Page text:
Even Babies Get That Sharing Food Shows Intimacy

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File under gross but true: kids observe spit-swapping to learn about the people around them, study finds

How do babies and kids know whether two people are part of a family unit or total strangers? How do they know who will help them when they need it? A new study has found that even small babies collect information about the relationships around them by observing who is sharing saliva — whether it’s kissing, sharing food, or wiping a smudgy face with some spit.

Totally gross, but it makes sense.

Specifically, the study, which was published in Science last week, found that children, toddlers, and infants all pick up on saliva-sharing cues in order to determine caregiving relationships.

“What this work shows is that infants from very early on are figuring out not only who is connected, but how they’re connected,” says Ashley Thomas, the study’s lead author and a psychologist at the Massachusetts Institute of Technology (MIT).

The study took kids in three different age groups (infants, toddlers, and little kids) and showed them two scenarios on video. In the first scenario, a woman talks with a puppet, takes a bite of an orange slice, and then shares it with the puppet. In the second scenario, the woman talks to the puppet and hands it a ball. After it’s handed the object, the puppet begins crying.

Researchers observed the kids watching these videos — and through timing how long the infant looked at the woman when the puppet was crying, found that the kids expected the woman to help the crying kid more if they had first shared the orange slice (and therefore shared saliva). They didn’t necessarily expect the woman to help the crying puppet if she had only handed it the ball.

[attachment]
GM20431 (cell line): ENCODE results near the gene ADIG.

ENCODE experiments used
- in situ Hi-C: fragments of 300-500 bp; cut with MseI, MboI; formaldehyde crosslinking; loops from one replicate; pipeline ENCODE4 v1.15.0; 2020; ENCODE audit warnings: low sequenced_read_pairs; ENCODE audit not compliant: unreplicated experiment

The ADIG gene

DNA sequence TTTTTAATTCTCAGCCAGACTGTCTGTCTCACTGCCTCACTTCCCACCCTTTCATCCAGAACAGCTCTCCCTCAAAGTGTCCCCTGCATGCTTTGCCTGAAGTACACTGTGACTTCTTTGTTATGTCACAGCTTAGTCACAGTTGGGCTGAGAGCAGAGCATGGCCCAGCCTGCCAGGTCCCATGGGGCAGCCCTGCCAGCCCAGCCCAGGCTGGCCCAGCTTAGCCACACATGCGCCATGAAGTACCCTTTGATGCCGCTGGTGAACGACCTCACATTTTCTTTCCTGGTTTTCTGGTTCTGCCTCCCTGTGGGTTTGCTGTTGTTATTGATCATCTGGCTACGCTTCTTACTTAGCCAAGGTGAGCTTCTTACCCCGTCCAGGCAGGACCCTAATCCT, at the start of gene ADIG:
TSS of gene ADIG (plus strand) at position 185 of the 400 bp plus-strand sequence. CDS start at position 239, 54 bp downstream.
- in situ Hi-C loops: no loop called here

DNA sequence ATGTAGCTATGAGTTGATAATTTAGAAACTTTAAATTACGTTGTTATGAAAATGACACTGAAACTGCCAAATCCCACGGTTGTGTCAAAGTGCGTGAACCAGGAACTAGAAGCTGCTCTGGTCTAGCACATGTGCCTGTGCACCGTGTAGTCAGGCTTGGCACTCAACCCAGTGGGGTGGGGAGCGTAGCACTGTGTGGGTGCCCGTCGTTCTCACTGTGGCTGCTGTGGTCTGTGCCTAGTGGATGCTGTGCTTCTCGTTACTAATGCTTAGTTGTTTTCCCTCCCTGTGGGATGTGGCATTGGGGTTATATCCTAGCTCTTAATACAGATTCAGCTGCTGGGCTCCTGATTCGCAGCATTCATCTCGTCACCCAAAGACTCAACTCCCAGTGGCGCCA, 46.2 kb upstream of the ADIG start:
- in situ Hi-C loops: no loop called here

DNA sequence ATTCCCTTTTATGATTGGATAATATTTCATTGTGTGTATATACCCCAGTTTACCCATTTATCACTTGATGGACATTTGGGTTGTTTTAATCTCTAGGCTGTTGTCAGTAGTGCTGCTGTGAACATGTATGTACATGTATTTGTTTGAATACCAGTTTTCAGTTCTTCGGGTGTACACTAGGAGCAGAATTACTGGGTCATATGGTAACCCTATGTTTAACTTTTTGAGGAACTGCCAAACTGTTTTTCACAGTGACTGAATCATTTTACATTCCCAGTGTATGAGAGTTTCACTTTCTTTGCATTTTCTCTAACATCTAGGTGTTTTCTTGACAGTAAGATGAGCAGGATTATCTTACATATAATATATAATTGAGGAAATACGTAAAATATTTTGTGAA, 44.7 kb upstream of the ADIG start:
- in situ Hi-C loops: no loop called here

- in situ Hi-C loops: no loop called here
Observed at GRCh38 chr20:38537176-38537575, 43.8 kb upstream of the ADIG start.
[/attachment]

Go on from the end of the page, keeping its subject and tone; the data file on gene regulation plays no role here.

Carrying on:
Christine Fawcett, a psychologist at Uppsala University in Sweden who wrote about the study in an accompanying article in Science, believes that this special recognition is likely an inborn mechanism since such young children can recognize its importance. But more research needs to be done to confirm her hunch.

The study has a few shortfalls — it only involved a few hundred kids, and it also didn’t involve kids from different cultures around the world. This makes it tough to tell if children taking cues from saliva-sharing is universal or innate.

Those working on the study also want to make clear that children can have extremely meaningful relationships with caregivers who don’t salvia-share with them — people like pre-school teachers, daycare workers, and others. And saliva-sharing doesn’t have to happen in order for kids to bond with caregivers, or in order for caregivers to be effective.

“We don’t expect daycare teachers to have the enduring attachments that you might find in a thick relationship,” Thomas says. “That doesn’t mean that they’re not doing a good job taking care of the children. Daycare teachers provide an absolutely essential service to society, and we should pay them more.”

But for now, just know that every time you kiss your partner or share a fork with your toddler, your kids are watching and learning about familial closeness.

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